If people are to have a job at all in the ‘new work order’, they need more than basic literacy and numeracy skills. Everyone (not just those heading for university) now needs ‘higher order’ thinking skills. They need the ability to be an independent learner, and the ability to go on learning all their lives. However, they also need to know quite a lot – not, as in the past, at the detailed level of traditional forms of knowledge, but at the ‘systems’ or ‘big picture’ level. They also need the ability to work as part of collaborative teams in which the members acknowledge, recognise and build on each other’s strengths and weaknesses.
In contrast to the present system that encourages people to master existing knowledge for its own sake, a knowledge age education system needs to help people (all people) go beyond this. It needs to help people develop the ability to generate new knowledge from old. This move from industrial age to knowledge age is a paradigm shift, not a gradual progression.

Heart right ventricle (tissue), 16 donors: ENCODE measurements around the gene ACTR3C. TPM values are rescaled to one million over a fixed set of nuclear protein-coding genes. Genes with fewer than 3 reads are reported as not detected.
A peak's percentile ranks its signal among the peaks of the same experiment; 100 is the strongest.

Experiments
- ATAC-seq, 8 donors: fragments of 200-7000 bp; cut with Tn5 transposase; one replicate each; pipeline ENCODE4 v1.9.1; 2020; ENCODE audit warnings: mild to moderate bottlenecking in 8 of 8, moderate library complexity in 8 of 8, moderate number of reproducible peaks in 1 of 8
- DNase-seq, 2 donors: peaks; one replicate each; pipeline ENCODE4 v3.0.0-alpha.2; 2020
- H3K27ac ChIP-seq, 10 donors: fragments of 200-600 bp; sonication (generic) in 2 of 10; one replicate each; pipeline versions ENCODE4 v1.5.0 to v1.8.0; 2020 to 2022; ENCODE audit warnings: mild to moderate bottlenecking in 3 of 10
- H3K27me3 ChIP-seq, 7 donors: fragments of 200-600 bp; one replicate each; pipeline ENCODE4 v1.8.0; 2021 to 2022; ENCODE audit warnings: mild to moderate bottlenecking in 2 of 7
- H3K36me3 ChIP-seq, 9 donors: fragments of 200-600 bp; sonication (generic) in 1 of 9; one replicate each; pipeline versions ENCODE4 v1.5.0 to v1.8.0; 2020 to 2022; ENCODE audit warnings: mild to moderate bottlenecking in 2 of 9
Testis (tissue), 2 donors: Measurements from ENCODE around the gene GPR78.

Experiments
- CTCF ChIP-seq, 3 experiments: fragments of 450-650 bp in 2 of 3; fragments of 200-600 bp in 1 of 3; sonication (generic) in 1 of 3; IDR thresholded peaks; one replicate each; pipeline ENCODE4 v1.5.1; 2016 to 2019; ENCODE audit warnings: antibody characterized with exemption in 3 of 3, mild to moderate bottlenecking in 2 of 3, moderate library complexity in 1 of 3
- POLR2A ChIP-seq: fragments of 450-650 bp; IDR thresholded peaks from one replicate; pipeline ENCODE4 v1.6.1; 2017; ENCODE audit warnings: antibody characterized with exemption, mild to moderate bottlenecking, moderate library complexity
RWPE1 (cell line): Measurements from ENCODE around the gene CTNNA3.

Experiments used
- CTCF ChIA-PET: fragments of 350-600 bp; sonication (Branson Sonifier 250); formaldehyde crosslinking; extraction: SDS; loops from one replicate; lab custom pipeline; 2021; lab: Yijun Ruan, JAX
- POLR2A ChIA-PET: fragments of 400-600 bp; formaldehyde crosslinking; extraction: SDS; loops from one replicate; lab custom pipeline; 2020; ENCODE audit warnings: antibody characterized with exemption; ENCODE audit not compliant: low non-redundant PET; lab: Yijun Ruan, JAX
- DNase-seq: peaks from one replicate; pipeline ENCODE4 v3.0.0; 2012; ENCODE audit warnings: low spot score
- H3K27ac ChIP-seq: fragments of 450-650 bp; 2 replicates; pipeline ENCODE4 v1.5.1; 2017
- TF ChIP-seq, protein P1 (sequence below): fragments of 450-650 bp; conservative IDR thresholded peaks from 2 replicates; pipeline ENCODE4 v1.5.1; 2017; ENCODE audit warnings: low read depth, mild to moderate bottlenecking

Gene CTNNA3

One of the defining features of the knowledge age is that knowledge has a new meaning. The old idea of knowledge as ‘stuff’, something we get, and store away somewhere, is being replaced by a new view of knowledge as being more like energy – something that does things, something that makes things happen.
This new view of knowledge doesn’t mean that the ‘old’ kinds of knowledge (the stuff we get to store away) don’t matter any more. On the contrary, old knowledge is the raw material for the new, so we still need to know it.
However, learning the ‘old’ forms of knowledge is no longer an end in itself, as it is in our current education system. We now need to learn it so that we can do things with it: Old knowledge is the raw material for new knowledge building.
The ability to do things with knowledge is now the key skill people need: however people need to be taught how to do this and they need to learn how to do it from an early age (not wait until postgraduate university level).